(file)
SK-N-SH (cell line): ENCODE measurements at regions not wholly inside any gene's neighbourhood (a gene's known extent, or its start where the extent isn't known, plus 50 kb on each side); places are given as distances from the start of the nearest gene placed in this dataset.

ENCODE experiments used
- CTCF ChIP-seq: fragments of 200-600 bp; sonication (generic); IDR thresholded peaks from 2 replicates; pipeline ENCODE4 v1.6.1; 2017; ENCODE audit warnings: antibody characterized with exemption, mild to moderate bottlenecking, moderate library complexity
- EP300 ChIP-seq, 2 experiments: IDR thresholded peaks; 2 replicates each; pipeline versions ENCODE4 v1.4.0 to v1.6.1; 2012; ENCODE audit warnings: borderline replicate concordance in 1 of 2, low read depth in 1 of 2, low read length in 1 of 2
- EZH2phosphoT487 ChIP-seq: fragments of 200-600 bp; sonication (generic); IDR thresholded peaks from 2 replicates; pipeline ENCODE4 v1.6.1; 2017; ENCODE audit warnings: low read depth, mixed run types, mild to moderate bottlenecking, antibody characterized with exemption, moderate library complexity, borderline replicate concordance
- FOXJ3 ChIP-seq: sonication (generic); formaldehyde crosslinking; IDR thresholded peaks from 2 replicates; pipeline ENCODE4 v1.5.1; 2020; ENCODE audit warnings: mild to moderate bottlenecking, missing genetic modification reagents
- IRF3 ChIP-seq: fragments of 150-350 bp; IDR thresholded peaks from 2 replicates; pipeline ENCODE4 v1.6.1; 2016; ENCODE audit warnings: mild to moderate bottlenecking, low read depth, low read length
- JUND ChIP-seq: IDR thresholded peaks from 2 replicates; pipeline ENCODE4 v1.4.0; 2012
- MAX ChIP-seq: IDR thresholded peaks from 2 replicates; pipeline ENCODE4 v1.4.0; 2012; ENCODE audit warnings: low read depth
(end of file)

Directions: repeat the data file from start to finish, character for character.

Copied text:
SK-N-SH (cell line): ENCODE measurements at regions not wholly inside any gene's neighbourhood (a gene's known extent, or its start where the extent isn't known, plus 50 kb on each side); places are given as distances from the start of the nearest gene placed in this dataset.

ENCODE experiments used
- CTCF ChIP-seq: fragments of 200-600 bp; sonication (generic); IDR thresholded peaks from 2 replicates; pipeline ENCODE4 v1.6.1; 2017; ENCODE audit warnings: antibody characterized with exemption, mild to moderate bottlenecking, moderate library complexity
- EP300 ChIP-seq, 2 experiments: IDR thresholded peaks; 2 replicates each; pipeline versions ENCODE4 v1.4.0 to v1.6.1; 2012; ENCODE audit warnings: borderline replicate concordance in 1 of 2, low read depth in 1 of 2, low read length in 1 of 2
- EZH2phosphoT487 ChIP-seq: fragments of 200-600 bp; sonication (generic); IDR thresholded peaks from 2 replicates; pipeline ENCODE4 v1.6.1; 2017; ENCODE audit warnings: low read depth, mixed run types, mild to moderate bottlenecking, antibody characterized with exemption, moderate library complexity, borderline replicate concordance
- FOXJ3 ChIP-seq: sonication (generic); formaldehyde crosslinking; IDR thresholded peaks from 2 replicates; pipeline ENCODE4 v1.5.1; 2020; ENCODE audit warnings: mild to moderate bottlenecking, missing genetic modification reagents
- IRF3 ChIP-seq: fragments of 150-350 bp; IDR thresholded peaks from 2 replicates; pipeline ENCODE4 v1.6.1; 2016; ENCODE audit warnings: mild to moderate bottlenecking, low read depth, low read length
- JUND ChIP-seq: IDR thresholded peaks from 2 replicates; pipeline ENCODE4 v1.4.0; 2012
- MAX ChIP-seq: IDR thresholded peaks from 2 replicates; pipeline ENCODE4 v1.4.0; 2012; ENCODE audit warnings: low read depth